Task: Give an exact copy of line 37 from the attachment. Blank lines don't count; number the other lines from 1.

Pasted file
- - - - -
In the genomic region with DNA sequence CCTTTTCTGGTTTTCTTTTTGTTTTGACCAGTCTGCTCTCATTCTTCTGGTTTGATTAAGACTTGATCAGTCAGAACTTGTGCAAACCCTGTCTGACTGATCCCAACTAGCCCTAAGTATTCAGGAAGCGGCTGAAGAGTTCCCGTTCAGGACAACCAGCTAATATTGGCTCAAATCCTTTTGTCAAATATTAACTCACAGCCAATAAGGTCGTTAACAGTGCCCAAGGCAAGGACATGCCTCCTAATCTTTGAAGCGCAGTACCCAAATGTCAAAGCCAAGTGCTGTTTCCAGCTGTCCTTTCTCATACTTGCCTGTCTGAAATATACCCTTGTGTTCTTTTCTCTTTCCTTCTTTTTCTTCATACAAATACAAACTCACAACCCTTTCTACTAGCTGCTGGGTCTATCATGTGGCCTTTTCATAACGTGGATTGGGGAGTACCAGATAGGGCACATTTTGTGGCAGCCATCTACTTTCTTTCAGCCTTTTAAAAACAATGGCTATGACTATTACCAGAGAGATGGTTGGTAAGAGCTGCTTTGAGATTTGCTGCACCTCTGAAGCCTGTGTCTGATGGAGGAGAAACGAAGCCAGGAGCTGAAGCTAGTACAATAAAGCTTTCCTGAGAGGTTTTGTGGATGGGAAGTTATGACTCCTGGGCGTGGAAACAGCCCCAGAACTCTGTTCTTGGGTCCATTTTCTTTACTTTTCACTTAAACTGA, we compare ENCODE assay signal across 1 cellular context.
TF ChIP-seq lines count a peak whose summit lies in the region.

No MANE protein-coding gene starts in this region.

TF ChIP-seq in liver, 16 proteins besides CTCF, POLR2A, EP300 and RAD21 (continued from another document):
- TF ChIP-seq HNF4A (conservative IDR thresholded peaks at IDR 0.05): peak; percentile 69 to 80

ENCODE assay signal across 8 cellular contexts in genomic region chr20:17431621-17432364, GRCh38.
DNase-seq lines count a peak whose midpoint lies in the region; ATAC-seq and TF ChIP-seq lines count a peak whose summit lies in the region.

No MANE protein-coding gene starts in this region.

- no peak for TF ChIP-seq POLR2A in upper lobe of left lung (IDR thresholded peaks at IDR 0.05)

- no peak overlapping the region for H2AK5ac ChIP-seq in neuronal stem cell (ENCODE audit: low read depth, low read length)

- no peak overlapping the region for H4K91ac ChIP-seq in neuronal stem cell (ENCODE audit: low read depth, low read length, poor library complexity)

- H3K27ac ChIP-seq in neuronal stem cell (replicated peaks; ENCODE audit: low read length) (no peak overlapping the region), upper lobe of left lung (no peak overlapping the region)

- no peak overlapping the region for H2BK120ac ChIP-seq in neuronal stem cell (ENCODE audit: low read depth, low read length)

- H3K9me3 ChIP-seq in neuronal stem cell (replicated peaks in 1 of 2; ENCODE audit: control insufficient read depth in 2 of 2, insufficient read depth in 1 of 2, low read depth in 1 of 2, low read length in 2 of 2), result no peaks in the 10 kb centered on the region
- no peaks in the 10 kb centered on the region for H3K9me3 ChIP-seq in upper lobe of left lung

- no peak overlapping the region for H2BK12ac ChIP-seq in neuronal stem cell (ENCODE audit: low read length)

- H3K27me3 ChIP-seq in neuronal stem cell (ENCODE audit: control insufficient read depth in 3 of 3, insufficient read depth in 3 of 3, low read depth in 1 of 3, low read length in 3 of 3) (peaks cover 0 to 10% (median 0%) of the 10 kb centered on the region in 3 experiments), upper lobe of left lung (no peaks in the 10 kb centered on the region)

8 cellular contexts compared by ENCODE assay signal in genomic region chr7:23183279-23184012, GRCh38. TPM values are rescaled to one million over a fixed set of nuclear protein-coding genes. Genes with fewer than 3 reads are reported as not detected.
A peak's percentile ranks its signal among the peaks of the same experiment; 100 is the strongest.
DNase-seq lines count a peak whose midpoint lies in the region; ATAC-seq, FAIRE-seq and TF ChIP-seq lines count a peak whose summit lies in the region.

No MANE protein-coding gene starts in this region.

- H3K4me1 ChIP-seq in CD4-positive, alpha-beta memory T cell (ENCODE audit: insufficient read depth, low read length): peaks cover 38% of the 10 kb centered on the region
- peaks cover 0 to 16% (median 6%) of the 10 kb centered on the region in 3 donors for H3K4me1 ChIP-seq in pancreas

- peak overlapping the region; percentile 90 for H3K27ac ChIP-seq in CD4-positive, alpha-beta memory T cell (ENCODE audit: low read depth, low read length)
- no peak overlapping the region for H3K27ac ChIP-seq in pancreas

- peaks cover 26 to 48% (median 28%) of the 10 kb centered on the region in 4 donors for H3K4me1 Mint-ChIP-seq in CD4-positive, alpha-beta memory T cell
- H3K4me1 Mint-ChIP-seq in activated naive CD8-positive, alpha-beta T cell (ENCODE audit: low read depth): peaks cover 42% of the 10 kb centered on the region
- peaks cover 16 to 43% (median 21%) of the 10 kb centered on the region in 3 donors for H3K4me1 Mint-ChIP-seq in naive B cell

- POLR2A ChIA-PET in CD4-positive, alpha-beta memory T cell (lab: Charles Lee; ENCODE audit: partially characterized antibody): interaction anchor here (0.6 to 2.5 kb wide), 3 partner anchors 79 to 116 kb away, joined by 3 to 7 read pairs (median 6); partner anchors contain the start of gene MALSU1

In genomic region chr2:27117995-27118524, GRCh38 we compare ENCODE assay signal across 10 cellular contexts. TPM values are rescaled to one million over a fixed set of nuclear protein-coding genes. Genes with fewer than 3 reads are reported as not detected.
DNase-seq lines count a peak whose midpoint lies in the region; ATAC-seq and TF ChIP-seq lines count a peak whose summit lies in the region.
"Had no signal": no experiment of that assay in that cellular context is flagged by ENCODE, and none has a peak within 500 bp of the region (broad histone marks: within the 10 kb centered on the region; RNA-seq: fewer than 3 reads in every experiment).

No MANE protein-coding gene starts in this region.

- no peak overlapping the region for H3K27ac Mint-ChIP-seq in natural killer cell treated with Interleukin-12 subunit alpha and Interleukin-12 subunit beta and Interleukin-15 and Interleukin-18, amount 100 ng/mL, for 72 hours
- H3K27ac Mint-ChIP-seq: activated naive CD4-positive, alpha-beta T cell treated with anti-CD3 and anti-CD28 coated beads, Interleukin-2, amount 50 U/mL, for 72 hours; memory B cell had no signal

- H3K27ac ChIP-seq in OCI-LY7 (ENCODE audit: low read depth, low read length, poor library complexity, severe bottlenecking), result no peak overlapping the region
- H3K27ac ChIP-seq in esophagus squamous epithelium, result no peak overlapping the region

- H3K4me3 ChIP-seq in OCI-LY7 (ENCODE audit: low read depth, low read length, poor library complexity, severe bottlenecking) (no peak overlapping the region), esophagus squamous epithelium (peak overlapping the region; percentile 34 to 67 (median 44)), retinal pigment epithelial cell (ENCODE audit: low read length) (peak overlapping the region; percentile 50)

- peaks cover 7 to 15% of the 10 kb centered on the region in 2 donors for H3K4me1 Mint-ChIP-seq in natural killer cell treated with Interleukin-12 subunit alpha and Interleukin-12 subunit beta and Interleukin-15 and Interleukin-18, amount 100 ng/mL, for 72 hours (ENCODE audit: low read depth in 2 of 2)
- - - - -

- H3K27ac ChIP-seq in esophagus squamous epithelium, result no peak overlapping the region